What do you mean with "shared configuration"? As explained above, I
believe there is no such thing.
And how do you get to the conclusion that any configuration at all
should go in /usr/share?
FHS specificically says "The /usr/share hierarchy is for all read-only
architecture independent data files."
I wouldn't say configuration qualifies as data, nor as read-only. And it
can indeed even be arch dependent (although it usually won't be).
> > Is DESKTOP_DIRS used only for configuration? e.g. if I have some data
> > files, I don't know, say desktop backgrounds (/usr/share/backgrounds
> > or some such), would I put a host-specific background in /etc?
> Sure, why not?
> > The FHS would seem to ban that on the grounds that it's not
> > configuration.
Well, as Havoc said, because it's not configuration but data :-)
I first thought when reading the above that the example was a case of
eliminating real configuration (and thus flexibility) in favour of
spec'ing out where data is to be read from by apps (a bad idea IMO).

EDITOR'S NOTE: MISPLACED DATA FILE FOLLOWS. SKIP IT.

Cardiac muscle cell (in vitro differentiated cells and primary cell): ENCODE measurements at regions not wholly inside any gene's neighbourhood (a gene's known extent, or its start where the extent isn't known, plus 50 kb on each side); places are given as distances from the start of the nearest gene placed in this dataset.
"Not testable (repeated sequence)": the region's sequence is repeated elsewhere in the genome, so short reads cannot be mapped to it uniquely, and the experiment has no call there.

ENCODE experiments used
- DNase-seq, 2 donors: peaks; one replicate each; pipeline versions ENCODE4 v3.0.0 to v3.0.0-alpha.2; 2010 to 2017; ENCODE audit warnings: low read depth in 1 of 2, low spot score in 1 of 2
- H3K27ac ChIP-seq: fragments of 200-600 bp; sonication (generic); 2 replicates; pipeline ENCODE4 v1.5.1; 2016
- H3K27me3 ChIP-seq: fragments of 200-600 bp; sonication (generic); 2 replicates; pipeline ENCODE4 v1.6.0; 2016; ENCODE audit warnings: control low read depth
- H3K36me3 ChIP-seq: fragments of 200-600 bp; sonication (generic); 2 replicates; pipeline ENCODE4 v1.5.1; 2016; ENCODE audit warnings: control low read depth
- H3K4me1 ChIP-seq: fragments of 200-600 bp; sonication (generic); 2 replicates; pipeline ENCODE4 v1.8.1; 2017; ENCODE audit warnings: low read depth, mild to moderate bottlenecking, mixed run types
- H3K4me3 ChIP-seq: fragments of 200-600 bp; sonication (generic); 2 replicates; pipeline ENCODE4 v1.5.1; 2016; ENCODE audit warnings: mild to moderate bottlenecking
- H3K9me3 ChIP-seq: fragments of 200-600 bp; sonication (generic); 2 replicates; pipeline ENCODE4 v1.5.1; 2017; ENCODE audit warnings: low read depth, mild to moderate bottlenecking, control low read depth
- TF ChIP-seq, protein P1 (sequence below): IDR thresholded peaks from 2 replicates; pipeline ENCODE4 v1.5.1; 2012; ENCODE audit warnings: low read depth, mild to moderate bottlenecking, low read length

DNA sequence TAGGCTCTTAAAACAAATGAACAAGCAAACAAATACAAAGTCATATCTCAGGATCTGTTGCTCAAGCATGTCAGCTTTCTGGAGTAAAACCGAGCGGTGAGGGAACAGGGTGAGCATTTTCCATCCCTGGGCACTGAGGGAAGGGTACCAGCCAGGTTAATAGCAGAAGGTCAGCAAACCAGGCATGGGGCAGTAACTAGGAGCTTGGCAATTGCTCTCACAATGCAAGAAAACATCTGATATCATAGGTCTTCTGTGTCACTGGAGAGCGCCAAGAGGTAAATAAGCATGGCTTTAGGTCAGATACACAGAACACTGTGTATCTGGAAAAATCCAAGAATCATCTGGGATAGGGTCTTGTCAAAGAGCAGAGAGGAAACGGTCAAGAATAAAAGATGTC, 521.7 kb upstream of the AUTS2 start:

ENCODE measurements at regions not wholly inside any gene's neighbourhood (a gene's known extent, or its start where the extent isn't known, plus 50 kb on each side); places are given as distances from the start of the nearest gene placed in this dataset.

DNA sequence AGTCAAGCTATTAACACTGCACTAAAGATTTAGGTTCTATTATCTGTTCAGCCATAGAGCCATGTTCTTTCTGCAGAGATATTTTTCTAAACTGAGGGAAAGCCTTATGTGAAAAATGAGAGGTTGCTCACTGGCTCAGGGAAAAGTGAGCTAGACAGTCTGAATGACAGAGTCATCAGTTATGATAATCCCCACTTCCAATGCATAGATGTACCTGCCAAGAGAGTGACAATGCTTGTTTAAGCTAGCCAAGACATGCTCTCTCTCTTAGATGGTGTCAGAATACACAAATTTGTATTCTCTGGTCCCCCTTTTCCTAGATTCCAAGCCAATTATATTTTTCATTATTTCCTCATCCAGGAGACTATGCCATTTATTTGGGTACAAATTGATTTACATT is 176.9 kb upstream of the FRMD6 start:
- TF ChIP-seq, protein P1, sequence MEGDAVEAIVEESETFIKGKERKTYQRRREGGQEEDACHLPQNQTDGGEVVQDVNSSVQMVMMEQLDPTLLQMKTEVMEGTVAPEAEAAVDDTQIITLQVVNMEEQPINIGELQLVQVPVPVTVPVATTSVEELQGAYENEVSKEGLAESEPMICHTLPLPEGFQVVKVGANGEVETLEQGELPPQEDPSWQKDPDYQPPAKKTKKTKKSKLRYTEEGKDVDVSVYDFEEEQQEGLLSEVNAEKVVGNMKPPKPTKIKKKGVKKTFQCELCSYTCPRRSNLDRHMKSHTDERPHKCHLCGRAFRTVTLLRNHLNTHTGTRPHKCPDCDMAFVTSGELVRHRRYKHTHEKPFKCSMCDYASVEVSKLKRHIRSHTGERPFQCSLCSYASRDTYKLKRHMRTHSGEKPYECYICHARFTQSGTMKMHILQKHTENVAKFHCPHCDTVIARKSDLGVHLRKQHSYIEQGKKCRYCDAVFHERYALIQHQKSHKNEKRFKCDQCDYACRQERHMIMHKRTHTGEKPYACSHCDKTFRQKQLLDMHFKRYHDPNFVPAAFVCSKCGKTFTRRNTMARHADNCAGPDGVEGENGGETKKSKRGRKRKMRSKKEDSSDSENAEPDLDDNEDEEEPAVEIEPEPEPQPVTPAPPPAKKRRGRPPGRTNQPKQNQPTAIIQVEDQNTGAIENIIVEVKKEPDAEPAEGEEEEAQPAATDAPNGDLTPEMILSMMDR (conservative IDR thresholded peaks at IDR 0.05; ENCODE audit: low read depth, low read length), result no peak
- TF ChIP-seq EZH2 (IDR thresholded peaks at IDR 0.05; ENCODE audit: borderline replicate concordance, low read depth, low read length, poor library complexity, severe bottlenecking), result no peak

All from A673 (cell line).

But I now just realize that maybe you're just talking about putting
backgrounds some place common so all tools can look them up and present
them as a choice. In that case, they definitely are not configuration
and the system local files should go somewhere under /usr/local
(/usr/local/share?). Which adds yet another location to go look in :-/
As a programmer, that extra directory is definitely a PITA. Especially
because upon first glance it makes a difference between system specific
configuration and system specific non-configuration files (and apps, but
we're mostly talking about data here).
But as a system administrator, I like /usr/local *a lot*. I can put
system local data and none-vendor provided applications there knowing
the package manager will leave it alone. And with a sane default search
path (in the spec) in absence of $DESKTOP_DIRS, or by explicitly setting
it if must be, even a distribution provided app will present / pick up
the data files put there.
> > Making a little table:
> > Host-specific Shared Arch-specific
> > Configuration sysconfdir ? ?
> > Data ? datadir pkglibdir
> > Is there a well-accepted thing to put in the "?" cells?
I'd *always* put configuration in /etc (save user-specific one).
Host-specific data, as outlined above, would be put either in
/usr/local(/share) or in some random unpredictable place depending on